Gaza's economy has atrophied. According to the latest U.N. figures, the shortages tied to a June tightening of the blockade have led to the closure of 90% of Gaza's factories, idling more than 85,000 workers. The 300 people employed by the Yazegis were among them. "It broke my heart. Some of the workers were with us since my grandfather's time," says Yazegi, adding that because there were no other jobs in Gaza, each worker supported about nine family members. More than 80% of Gazans scrape by on $2 a day or less; most could not survive without food handouts from the U.N.

Israel's strategy is to squeeze Gaza's economy, cutting off all but a drip-feed of humanitarian aid in the hope that civilians will turn against the Islamists of Hamas. Critics condemn this tactic as an unjust "collective punishment" on all of Gaza's inhabitants. Nor has it stopped Palestinian militants from firing hundreds of homemade rockets into Israel. "What harm is our Pepsi doing to Israel?" asks Yazegi. "The Israelis aren't punishing Hamas, they're punishing the people. The militants have money, guns ... they don't care about the siege." He contends that after decades of conflict, the Israelis still fail to understand the streak of defiance in a Palestinian's character. Coercion, he says, won't work.

In fact, the blockade may be driving once moderate Palestinians toward Hamas. The incentive is economic more than ideological: the Hamas militia is one of the few employers left. Says Dr. Eyad Sarraj, a mental-health expert in Gaza who is campaigning for an end to the siege: "The workers laid off from the factories are desperate. They have no money, no hope. So they go to the mosque and pray to God, and some will join Hamas seeking martyrdom as the only door to God." While awaiting a shortcut to paradise, the fighters' more earthy concerns are supplied by Hamas, which gives its militants food and money to feed their families. Yazegi says that dozens of his younger former employees joined Hamas. "And all they wanted was a normal life," he says.

Pacing through the funereal gloom of his empty factory, Yazegi glances up at the silent machinery and says, "All I need is for the Israelis to let me have the fizz. The workers will come back. We'll flip the switch and start right up again." And that would make life for the Palestinians of Gaza just a little sweeter.
 
 
Bravo! Another great victory in the war against terror. Well done chaps. I am sure many military units will proudly display the Battle Honour "GAZA PEPSI BOTTLING PLANT 2008".  Generations of recruits will sings ballads about the honour won.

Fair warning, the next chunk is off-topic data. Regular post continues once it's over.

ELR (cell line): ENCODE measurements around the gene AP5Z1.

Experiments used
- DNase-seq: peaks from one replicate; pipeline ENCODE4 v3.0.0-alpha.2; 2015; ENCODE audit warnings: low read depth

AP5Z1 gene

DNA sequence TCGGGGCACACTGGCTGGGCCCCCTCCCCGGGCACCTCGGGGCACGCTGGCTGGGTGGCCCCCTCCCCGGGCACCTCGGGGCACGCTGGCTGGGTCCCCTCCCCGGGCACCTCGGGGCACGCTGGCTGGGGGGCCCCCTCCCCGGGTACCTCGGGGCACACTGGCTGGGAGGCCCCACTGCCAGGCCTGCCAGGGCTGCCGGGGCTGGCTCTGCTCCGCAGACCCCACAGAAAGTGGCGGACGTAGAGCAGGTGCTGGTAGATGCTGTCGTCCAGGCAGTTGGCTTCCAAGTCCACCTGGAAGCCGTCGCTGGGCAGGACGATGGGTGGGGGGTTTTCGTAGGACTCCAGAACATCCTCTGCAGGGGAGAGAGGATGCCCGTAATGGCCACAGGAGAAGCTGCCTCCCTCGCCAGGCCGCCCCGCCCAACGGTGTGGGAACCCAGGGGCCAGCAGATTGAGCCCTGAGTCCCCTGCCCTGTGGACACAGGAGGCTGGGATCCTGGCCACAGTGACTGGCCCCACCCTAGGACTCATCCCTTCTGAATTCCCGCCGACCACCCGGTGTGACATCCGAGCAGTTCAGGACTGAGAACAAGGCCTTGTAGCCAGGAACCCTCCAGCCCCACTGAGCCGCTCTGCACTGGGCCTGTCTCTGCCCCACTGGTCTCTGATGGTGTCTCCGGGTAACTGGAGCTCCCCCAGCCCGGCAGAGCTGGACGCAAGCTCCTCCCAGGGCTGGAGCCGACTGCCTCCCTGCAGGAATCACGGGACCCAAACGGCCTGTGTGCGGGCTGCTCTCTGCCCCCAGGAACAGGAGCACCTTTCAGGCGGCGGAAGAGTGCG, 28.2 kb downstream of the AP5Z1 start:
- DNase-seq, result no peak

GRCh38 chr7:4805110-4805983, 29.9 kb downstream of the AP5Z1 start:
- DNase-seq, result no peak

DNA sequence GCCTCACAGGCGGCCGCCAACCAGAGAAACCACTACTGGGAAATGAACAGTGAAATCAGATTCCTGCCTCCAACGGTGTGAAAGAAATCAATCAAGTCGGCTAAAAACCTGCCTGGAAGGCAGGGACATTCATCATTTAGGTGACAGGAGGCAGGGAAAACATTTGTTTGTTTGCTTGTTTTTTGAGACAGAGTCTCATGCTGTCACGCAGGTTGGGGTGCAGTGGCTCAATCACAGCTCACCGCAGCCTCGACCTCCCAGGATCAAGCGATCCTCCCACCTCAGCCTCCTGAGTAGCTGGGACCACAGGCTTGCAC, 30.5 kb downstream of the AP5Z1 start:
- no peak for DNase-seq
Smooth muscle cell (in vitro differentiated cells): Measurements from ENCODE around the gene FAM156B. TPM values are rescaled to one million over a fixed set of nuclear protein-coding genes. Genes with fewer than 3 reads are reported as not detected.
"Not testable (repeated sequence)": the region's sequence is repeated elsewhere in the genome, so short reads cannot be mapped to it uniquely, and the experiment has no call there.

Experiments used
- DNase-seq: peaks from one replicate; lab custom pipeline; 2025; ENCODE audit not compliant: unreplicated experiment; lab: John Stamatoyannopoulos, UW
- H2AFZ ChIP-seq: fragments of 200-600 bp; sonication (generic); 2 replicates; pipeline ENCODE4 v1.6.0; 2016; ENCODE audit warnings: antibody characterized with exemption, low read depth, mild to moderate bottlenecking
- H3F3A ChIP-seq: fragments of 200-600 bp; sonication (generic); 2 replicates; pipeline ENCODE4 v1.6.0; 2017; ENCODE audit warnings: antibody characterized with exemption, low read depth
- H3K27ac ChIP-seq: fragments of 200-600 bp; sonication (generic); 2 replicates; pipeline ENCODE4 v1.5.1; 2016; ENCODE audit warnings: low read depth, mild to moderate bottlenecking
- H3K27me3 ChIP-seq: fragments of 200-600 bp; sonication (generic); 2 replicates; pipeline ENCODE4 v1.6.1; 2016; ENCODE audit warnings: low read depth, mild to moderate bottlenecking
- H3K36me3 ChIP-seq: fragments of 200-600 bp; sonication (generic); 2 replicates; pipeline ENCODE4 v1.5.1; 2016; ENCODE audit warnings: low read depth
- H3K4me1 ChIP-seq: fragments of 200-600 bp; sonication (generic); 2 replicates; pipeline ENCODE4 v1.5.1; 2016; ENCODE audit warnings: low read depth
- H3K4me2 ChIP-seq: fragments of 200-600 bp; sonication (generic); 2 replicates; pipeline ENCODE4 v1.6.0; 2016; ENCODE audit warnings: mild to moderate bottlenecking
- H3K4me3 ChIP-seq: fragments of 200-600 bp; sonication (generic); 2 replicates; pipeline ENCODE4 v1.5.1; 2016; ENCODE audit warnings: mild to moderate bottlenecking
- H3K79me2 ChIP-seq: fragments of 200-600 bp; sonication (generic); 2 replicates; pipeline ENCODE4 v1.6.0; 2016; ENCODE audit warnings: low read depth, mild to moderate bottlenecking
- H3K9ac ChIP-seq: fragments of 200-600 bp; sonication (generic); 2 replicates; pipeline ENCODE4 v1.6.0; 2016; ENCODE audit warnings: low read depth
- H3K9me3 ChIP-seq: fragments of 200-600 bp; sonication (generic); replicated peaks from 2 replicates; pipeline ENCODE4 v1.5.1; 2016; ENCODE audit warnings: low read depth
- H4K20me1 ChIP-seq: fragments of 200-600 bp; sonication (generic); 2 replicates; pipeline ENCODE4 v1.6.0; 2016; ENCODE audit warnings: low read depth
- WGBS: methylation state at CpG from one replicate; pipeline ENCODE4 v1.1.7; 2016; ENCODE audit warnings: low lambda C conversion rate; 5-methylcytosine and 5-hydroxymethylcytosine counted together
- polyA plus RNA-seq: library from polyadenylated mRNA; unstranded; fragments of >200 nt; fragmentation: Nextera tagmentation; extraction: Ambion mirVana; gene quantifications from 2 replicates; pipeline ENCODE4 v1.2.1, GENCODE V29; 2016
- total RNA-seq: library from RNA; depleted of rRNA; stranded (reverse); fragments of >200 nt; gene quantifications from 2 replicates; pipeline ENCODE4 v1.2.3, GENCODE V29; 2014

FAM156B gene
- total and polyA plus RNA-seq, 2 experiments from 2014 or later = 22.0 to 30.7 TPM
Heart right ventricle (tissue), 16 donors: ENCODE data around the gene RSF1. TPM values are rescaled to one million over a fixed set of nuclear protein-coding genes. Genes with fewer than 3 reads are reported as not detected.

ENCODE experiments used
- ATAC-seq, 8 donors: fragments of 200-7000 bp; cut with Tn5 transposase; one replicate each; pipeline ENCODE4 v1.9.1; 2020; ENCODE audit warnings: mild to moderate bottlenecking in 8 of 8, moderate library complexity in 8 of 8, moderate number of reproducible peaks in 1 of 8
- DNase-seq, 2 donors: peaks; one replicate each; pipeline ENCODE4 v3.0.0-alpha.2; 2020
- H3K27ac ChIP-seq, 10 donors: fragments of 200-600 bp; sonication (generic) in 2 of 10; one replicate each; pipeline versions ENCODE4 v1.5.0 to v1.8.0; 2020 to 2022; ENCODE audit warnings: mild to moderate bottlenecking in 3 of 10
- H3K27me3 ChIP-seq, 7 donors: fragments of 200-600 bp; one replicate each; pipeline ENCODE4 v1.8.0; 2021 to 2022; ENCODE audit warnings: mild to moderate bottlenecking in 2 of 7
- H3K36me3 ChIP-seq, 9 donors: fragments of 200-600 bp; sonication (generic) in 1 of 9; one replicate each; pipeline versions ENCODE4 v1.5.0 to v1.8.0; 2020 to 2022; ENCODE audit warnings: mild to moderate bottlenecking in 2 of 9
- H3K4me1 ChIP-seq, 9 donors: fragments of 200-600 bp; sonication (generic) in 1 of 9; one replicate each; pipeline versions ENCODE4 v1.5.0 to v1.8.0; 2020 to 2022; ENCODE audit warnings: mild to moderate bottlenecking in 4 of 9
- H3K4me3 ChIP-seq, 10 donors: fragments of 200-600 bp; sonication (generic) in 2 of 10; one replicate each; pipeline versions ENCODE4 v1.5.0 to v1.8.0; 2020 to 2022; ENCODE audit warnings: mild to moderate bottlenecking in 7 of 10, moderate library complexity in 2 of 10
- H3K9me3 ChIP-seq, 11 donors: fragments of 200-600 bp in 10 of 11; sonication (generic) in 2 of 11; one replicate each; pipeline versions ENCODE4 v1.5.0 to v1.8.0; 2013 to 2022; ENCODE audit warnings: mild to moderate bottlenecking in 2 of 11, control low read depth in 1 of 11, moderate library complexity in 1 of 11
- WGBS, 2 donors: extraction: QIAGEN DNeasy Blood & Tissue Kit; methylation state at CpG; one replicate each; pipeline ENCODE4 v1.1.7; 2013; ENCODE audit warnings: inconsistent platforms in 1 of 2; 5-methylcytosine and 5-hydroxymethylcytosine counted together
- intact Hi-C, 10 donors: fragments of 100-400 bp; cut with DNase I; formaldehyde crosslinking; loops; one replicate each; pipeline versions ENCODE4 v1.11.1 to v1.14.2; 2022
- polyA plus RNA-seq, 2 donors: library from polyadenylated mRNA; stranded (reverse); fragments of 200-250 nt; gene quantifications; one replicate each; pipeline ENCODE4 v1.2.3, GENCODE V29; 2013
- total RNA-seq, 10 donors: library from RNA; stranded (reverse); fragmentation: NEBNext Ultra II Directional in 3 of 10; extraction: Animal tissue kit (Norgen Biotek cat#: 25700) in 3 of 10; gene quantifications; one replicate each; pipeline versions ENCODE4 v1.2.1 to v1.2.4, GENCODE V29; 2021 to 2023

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  Quote Flipper Quote  Post ReplyReply Direct Link To This Post Posted: 06-May-2008 at 14:05
WTF?!?!?!?!
By the way, is it true that when holding the coca cola upside down a cryptic message appears in arabic letters?


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  Quote Al Jassas Quote  Post ReplyReply Direct Link To This Post Posted: 06-May-2008 at 16:52

Hello flipper

That was a serious joke made by conspiracy theory in the same league with its sister PEPSI=Pay Every Penny Save Israel. Another joke was made againsts 7 up!. The trick is to take the coca cola logo, flip backwords, connect certain line together and voila! an insult to Islam that you only need to see through microscopes given only by the people who believed in this BS. I, being an avid Pepsi hater and coke fan, for football reasons, lead a fuitile campaign to bring some sense to those people despite being at that time one of the leading conspiracy theorists in my school, that even, a similar one against Pokemon and others made me start seeing how rediculous I was,even though I was just 17, and my change started then.
 
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  Quote Flipper Quote  Post ReplyReply Direct Link To This Post Posted: 06-May-2008 at 16:55
So it is indeed a con? I mean would you be able to read it if it was arabic?
I didn't believe this in the beginning, but on a swedish program once a journalist tryed the trick on an old muslim man who seemed unaware of it and he readed something like "There's no Allah and no islam" or something. It was eather a cheap and unresponsible trick or i dunno.


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  Quote Yugoslav Quote  Post ReplyReply Direct Link To This Post Posted: 06-May-2008 at 17:23
Israel really overreacts on numerous occasions, reminding me of Bush's USA. 
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  Quote Guests Quote  Post ReplyReply Direct Link To This Post Posted: 06-May-2008 at 17:28
Hey its all part of the war against Islam/Arabs..........er terror.
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  Quote Guests Quote  Post ReplyReply Direct Link To This Post Posted: 15-May-2008 at 08:39
Israel often complains that its neighbours don't respect its right to exist, using that to excuse war crimes and crimes against humanity. When a nation acts like this, quite frankly, they have no right to exist.